Mr and Mrs Bowser.
[By Mrs Bowser.]
I had a oaller the other afternoon when Mr Bowser came home, and after she had gone he asked: " How long was Mrs Blank here ? " " About half an hour." "And you talked about fashions, I suppose?" "Yes, mostly; what should we tulk about ?"
" Mrs Bowser, did it ever occur to you that there was anything in life beyond millinery and dress goods and dressmakers ? " "How?" " How! Why, select some subject of seDse—art, science, mineralogy, the labor question, or self-government—and discuss it with calmness and justice, and learn something worth remembering for half an hour. You women-folks might aB well have been born with a pumpkin on your shoulders in place of a head." I made no reply to this, but determined to catch Mr Bowser in his own trap before the week was out. Fortune favored me. It was only two days beforo a neighbor called over as he was at work in the back yard, and for two loDg hours these men sat down on a ladder and discussed the question whether a back gate should open inwards or outwards, and the advantages offered by either situation. Mr Bowser contended for the gate opening outwards, and the neighbor for the opposite, and the discussion resulted in Mr Bowser getting red clear back of the ears, and jumping up to exclaim : " Well, let's drop the subject right here. There can be cranks on alley gates as well as on politics and religion." " And there can be lunatics outside of the asylums," hotly replied the neighbor. " Don't call me a lunatic." " And don't you call me a crank !" " Go home and hang your old gate to the moon!"
"I'll hang it according to the rules of common sense, and don't you forget it." When Mr Bowser came in to wash his hands I observed:
" Mr Bowser, did it ever occur to you that there was anything in life beyond hanging a back gate ?" He replied with a " humph " of disgust. " Select some subject of sense, Mr Bowser —art, science, mineralogy, the labor question or self-government—and discuss it with calmness and judgment and learn something worth romembering for half an hour." He looked round in a desperate, helpless way, and put on his hat and went off without a word in reply. I wasn't going to let him off on that, however. When he came home that evening I had Mrs Orfendorf over to supper, and as soon as we were seated at the table I queried : "Doesn't it strike you that Germany's policy on the Samoan question is one of conciliation instead of aggression?" "It certainly does," she replied; "but there may be a hidden motive behind this seeming submission. Trace the record of the man back as far as you will and his policy has been either aggression or strategy." Mr Bowser looked from one to the other of us in astonishment.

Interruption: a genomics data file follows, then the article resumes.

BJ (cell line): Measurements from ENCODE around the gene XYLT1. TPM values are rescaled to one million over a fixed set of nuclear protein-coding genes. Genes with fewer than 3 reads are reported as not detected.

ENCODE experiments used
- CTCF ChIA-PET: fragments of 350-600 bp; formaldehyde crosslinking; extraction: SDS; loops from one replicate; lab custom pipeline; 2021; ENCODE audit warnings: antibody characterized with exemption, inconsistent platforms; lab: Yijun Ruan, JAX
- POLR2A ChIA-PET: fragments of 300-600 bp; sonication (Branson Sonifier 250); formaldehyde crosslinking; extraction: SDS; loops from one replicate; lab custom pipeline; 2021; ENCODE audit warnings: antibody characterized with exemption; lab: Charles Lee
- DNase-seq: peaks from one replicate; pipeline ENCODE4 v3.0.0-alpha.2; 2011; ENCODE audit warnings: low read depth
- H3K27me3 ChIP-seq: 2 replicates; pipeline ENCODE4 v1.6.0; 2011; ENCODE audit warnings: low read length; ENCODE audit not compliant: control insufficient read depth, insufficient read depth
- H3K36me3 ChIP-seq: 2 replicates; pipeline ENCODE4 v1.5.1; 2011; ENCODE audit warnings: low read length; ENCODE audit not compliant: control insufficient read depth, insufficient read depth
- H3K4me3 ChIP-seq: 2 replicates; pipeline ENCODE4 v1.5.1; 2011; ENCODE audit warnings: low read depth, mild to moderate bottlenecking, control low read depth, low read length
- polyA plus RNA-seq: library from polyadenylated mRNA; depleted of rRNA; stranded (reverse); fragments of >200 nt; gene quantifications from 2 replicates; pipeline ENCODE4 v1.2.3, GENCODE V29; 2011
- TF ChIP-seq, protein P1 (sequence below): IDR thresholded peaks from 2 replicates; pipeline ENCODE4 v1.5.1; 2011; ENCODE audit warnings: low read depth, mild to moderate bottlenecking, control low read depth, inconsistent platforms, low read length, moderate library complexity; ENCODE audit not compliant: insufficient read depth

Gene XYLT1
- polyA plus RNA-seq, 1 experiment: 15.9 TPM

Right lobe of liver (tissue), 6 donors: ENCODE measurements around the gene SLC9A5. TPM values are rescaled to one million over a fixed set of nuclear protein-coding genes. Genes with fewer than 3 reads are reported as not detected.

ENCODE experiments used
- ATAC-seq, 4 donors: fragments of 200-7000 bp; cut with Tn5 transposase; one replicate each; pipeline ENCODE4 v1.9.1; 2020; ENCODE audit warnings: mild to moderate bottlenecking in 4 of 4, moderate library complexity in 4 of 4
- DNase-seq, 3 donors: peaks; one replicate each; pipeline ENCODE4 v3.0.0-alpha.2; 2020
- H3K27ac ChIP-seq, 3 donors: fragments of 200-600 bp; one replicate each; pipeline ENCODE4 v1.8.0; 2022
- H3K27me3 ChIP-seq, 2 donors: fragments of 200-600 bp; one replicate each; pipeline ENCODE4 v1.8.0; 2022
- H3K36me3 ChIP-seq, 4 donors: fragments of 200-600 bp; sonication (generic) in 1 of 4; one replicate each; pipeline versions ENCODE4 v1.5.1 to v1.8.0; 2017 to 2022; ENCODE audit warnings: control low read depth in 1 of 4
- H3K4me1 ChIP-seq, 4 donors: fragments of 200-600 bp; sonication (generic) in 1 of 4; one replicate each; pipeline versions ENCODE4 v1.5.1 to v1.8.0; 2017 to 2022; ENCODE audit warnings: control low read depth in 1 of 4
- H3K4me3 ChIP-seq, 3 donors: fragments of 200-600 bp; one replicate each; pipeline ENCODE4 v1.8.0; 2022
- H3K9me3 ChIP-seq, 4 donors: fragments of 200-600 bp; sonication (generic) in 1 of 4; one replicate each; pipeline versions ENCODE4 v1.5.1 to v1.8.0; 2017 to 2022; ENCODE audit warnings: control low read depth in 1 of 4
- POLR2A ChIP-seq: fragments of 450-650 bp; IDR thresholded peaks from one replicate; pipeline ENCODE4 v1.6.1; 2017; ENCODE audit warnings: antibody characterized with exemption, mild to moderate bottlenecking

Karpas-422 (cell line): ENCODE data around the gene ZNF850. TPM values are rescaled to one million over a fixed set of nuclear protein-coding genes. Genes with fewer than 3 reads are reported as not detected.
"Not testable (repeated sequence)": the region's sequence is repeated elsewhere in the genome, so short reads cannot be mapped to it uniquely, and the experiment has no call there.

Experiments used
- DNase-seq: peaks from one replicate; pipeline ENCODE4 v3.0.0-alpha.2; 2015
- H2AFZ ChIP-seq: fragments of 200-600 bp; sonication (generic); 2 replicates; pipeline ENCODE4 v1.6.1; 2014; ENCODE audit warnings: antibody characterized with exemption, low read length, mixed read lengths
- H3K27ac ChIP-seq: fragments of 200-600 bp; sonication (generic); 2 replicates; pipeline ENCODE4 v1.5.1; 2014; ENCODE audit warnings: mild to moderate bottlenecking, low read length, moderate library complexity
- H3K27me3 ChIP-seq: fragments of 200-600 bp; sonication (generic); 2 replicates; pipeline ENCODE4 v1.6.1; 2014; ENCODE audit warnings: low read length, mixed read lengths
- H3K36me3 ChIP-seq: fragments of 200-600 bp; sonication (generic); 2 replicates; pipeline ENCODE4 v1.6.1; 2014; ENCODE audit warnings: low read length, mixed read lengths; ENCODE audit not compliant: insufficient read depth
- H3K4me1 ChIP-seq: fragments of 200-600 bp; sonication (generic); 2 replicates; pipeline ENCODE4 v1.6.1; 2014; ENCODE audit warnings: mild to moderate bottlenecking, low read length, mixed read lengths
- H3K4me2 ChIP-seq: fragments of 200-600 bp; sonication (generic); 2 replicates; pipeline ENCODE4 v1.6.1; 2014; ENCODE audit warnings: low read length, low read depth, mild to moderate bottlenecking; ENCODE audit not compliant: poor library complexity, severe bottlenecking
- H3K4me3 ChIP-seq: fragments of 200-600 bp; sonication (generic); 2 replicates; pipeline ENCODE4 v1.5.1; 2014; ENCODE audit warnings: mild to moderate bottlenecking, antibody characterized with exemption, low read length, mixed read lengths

"I notice," said I as I passed the biscuits, " that the Spanish colonial policy is working towards a radical change. Incited by the example of other and stronger nations, it is about to extend its arms and enfold new possessions." The stare Mr Bowser favored me with made my flesh creep. " I do so hope yon can come down to the next meeting of the Women's Scienttic, Political, and Literary Club," said Mrs Orfeudorf, as she tojed with her strawberries. " Those gatherings are very, very interesting. At our last meeting we discussed the ' Drift Period,' and at the one next week we shall discuss 'Two Proposed Amendments to the Constitution of the United States.'"
"Oh, I'd like to go ever so much, and I think I can promise you I will be there. Can Mr Bowser come, too ?"
" Well, hardly. Men take such little in terest in such things that they are obstruc tions."
And Mr Bowser sat there, turning red and pale by turns, until his chair grew so hot that he had to pretend a headache and get excused. I anticipated an awful tragedy after my visitor took her departure, but Mr Bowser contented himself with saying— "Now, that that shallow-pated, longnosed old nuisance has finally taken her leave, let's go to bed." He regained his assurance after a couple of days, however. I was talking to our two-year-old baby, and talking as all mothers talk, when Mr Bowser flung down his paper and exclaimed:
" Mrs Bowser, you make me tired talking to that youngun that way ! No wonder so many children grow up to be sap-headed!"
" How shall I talk ?"
" Talk sense—the same as you would to an adult. He's old enough to understand, and I believe he will appreciate it." " Very well; I'll try." "Thank you. It's more than I expected you'd do." The trial came that night. We had scarcely got to bed when baby awoke and began to whine. He had got cold, and was feverish.
"Now, Harry," I began, "snug down and try to go to sleep. It's nothing serious, and I object to being kept awake." He howled more lustily.
" My son," I continued, " this exhibition of ingratitude astonishes me, and I insist that you change your course of conduct at once, or leave my house. Filial respect, if nothing; " " What in thunder and blazes are you talking about?" roared Mr Bowser, as he sat up in bed. " I'm talking sense to baby." " Not by a jugful you ain't!" "Then you try it." " I'll try it by wringing his neck if ho doesn't shut off steam ! He is howling out of spite." " Then warn him that you may be compelled to inflict duo chastisement, but do it calmly and grammatically." "!!!!!!!"
That's what Mr Bowser said as he jumped out of bed and disappeared into the spare room, and that was the last I saw of him until morning.
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Mr and Mrs Bowser., Evening Star, Issue 8048, 26 October 1889, Supplement
Mr and Mrs Bowser. Evening Star, Issue 8048, 26 October 1889, Supplement
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